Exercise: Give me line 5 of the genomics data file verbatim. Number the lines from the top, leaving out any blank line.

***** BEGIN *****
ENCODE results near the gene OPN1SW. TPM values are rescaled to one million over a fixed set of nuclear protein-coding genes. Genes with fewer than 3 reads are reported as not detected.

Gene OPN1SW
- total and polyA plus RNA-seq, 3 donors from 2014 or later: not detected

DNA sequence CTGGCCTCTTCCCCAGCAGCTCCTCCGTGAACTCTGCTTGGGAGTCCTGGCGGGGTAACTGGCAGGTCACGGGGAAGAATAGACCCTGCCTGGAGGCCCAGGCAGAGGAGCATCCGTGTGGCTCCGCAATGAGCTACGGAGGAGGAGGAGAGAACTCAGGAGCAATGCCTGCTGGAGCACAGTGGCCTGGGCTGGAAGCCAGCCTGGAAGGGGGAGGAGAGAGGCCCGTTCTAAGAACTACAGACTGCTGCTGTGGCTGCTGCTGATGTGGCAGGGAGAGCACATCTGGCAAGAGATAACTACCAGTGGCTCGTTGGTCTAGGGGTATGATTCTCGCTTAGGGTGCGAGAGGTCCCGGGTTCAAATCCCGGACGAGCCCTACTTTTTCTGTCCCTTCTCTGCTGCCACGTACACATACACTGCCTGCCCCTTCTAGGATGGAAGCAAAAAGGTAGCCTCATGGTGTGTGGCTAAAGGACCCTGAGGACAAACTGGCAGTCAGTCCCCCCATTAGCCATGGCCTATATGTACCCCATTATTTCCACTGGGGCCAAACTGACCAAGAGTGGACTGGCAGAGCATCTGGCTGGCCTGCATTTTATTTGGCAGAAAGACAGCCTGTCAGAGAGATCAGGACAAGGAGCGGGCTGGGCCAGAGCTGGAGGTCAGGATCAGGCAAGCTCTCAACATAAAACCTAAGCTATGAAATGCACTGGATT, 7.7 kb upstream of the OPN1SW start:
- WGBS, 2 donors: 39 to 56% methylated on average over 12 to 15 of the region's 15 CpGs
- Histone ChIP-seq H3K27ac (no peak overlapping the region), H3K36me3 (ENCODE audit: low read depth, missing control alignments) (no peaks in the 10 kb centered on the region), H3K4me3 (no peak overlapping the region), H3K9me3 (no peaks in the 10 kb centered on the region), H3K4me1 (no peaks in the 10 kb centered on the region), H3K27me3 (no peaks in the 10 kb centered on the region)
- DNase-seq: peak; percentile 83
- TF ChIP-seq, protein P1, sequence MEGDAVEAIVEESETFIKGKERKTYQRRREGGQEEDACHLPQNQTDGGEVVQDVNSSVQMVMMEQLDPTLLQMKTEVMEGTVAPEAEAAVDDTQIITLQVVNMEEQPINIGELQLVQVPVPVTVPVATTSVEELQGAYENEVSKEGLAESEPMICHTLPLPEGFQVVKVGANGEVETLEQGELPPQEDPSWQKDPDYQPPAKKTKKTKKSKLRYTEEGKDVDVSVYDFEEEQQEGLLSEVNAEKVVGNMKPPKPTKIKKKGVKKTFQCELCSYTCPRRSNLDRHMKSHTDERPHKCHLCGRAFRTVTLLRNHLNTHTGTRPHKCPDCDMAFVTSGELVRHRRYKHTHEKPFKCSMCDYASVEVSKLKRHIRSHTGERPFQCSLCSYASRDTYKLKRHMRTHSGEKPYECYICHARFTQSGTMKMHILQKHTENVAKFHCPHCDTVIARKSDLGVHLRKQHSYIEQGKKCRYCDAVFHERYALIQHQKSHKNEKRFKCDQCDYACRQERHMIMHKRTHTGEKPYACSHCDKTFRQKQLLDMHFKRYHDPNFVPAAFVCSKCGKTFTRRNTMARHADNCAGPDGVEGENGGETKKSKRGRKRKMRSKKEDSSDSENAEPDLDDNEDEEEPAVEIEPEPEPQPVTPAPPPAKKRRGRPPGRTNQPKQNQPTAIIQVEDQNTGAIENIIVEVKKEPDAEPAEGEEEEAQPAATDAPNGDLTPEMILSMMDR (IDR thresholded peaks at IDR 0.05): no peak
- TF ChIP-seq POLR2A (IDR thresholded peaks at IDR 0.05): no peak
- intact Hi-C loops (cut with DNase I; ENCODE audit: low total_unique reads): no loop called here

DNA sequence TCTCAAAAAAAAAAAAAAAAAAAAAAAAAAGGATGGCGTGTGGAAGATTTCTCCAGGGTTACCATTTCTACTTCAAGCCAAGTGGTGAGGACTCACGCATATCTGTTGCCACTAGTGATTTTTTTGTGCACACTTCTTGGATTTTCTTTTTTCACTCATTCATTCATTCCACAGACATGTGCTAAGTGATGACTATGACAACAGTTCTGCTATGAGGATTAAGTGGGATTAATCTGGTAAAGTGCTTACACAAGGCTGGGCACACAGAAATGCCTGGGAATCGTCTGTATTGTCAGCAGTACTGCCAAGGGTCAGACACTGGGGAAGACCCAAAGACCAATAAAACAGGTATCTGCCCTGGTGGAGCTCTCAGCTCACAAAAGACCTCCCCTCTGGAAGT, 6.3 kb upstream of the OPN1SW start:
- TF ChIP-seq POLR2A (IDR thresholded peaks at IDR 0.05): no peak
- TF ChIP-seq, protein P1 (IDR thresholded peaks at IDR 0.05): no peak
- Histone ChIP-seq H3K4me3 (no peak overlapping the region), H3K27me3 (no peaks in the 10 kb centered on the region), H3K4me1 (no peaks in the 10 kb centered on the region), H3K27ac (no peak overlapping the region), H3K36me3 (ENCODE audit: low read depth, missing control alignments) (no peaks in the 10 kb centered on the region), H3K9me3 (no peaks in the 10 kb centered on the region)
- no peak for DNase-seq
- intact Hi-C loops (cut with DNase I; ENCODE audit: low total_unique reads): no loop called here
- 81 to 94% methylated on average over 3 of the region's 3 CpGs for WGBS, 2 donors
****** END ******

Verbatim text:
- WGBS, 2 donors: 39 to 56% methylated on average over 12 to 15 of the region's 15 CpGs